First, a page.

Hold the shoe upside down, heel in one hand, sole to the sky. With the heel of the other hand, give the toe three or four sharp taps. You never know what’s going to fall out: debris, usually; but sometimes a spider or some dry cat food put there by a rodent will come out. Once in a rare while — often when you forget to check — you’ll find a lizard. (The day I forgot to check, I thought my sock was crumpled under my toes. It was not.) This is life in the country.
I’ve never had ash fall out of my boot before. It came out with each tap, a little flurry like snow from the shaft of my boot. I kept tapping, thinking it was awfully odd to have such clumpy dust. Then I realized it was not, in fact, dust. I looked up at the cloud-that-was-not-a-cloud peeking over the hill behind my house, wondering what I was breathing in at that moment.
I went home Sept. 11-14 to go backpacking with my dad in Mineral King, in the mountains that rejuvenate my spirit. It was a rather random date: I’d wanted to book flights home sooner, but other commitments had prevented me. That was the only weekend I had free before it would be too cold to camp. It also happened to be the weekend the Rough Fire came within 10 miles of my family’s home and business.
Facts are an easy crutch to avoid emotion. How much particulate matter is in the air at this moment? What percentage is the containment at? Just focus on finding out the facts, and not on the place you think of as home potentially going up in smoke.
The Rough Fire is the largest fire in Fresno County’s recorded history and is the largest fire in California as I write. It grew from somewhere around 125,000 acres to 135,000+ acres while I was home. In four days, the number of personnel tending it grew by a thousand. Instead of the small planes I’ve seen drop retardant in fires past, bombers from the National Guard base in Fresno made pass after pass after pass, disappearing into the plumes of smoke. I fell asleep with the faint thump of aircraft engines and the lonely cricket outside my window.
Facts help you evade emotion. Has everyone packed clothes? Do you have enough emergency water for the horse, too?
Don’t think about the fact that the place you loved to ride your horse is already gone.
Don’t think about the fact that the place you grew up hiking with your dad is never going to be the same.
Don’t think about the fire coming over McKenzie Ridge, destroying the church you grew up in.
Don’t remember the hundreds of hours you spent hiding your soul in the remote reaches of mountains now charred.
Remember instead your awe at the scars the giant sequoias bear of fires long past; hollow dark places big enough for a person to shelter in carved by flame. Marvel at the maps of the progression of the fire; the number of vehicles and people camped out in the wide, empty stretches between the rodeo grounds and the library. Let the bright orange “Incident Command Post” sign posted at the entrance to your hometown make you catch your breath. Then go home, and start making lists of things to do and items to pack in case of evacuation. Keep checking the InciWeb site. Be angry about the failure of local and state news outlets to do anything more than regurgitate government press releases. Be especially angry when the New York Times writes about the fires like it is observing a pet in a cage; like it has just deigned to noticed that the whole of California is on fire.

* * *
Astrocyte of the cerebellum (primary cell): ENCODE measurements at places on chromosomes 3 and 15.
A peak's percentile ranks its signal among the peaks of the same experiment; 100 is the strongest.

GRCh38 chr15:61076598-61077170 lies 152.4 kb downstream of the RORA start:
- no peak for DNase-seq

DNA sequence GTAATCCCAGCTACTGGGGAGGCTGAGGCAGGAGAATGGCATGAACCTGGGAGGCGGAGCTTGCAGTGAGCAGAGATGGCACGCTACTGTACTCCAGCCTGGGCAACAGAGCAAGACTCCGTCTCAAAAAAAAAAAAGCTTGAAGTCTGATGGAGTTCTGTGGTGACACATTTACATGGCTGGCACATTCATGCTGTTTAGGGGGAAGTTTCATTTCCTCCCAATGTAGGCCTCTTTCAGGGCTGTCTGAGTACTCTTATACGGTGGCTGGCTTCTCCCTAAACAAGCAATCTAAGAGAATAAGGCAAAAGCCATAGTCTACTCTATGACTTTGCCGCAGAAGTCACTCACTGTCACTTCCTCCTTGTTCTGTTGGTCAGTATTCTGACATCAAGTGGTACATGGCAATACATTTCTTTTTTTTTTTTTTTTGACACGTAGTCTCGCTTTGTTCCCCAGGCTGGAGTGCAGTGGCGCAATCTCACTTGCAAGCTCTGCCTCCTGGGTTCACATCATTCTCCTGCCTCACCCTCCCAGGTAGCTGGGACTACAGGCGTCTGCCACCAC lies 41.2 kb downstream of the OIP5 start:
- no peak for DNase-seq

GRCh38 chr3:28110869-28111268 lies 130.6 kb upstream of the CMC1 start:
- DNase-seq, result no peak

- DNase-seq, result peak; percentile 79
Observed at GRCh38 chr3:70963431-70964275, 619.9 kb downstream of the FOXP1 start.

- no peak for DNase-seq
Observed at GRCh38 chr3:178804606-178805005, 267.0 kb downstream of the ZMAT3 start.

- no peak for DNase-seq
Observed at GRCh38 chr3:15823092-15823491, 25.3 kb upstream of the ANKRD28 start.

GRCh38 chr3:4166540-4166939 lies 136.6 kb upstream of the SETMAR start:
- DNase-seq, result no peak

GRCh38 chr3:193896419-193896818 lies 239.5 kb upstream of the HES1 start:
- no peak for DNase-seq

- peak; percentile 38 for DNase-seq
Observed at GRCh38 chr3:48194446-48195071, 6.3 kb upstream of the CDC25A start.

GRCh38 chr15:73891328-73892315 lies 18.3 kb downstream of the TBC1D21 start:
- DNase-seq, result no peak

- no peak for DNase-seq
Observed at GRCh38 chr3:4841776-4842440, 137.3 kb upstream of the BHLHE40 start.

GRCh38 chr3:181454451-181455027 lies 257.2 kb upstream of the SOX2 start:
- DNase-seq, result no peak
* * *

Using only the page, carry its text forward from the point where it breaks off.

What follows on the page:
I spent 23 years in these foothills: dry, parched years and wet, rainy years. The Rough Fire is not the first fire to threaten our home. But it has terrified me like none other. And it has made me realize how much I need to be closer to home. A minimum travel time of eight hours is not close enough.
They say El Nino is coming this year. They’ve nicknamed the storm “Bruce Lee.” I don’t believe the storm will save us all. But I can pray that it will despite my skepticism. El Nino did save us, once before. That was a long time ago.
But only survivors live here. They don’t need Bruce Lee to save them.
I stood outside currying the horse for the last time before I’d have to get on a plane and leave the clouds (were they smoke? It was hard to tell) towering over my parents’ house. Rascal’s sensitive skin often got dry during the summer, but he was unusually dandruff-laden this trip.
Oh. That’s ash.
I looked up at the sky, wondering if I were doing the right thing by leaving. What if the weather shift that was predicted brought more lightning and wind and no rain? Nobody here remembers it ever raining in September before.
Rascal was only interested in eating. I pet his neck rather absently. A tiny wet speck landed on my arm. It was too small to be bird poop, which meant it could only have been one thing.
I don’t think I breathed for the next minute. God, there are so many people here who are waiting for You to send the rain.
Then He did.
I dropped the brush and ran to the house.
“You guys! It’s raining!”
The Rough Fire is more than 65 percent contained now, as opposed to the mid-20 percent numbers we were facing when I was home. The firefighters have headed it toward the Kings River, and the personnel numbers have dropped to somewhere around 1,700 — almost by half. The forest roads are reopening. I know there are other fires in California that have endangered far more lives and destroyed more homes, and my heart aches for them, too. But this one was deeply personal in a way the others are not. My family’s keepsakes are bundled into oddly-categorized boxes, piled into a van. (For as much stuff as my parents’ house contains, there are a surprisingly small number of those boxes.) We haven’t lost anything, but the experience of having that possibility stare you in the face is its own odd sort of trauma.
But, then again, only survivors live here.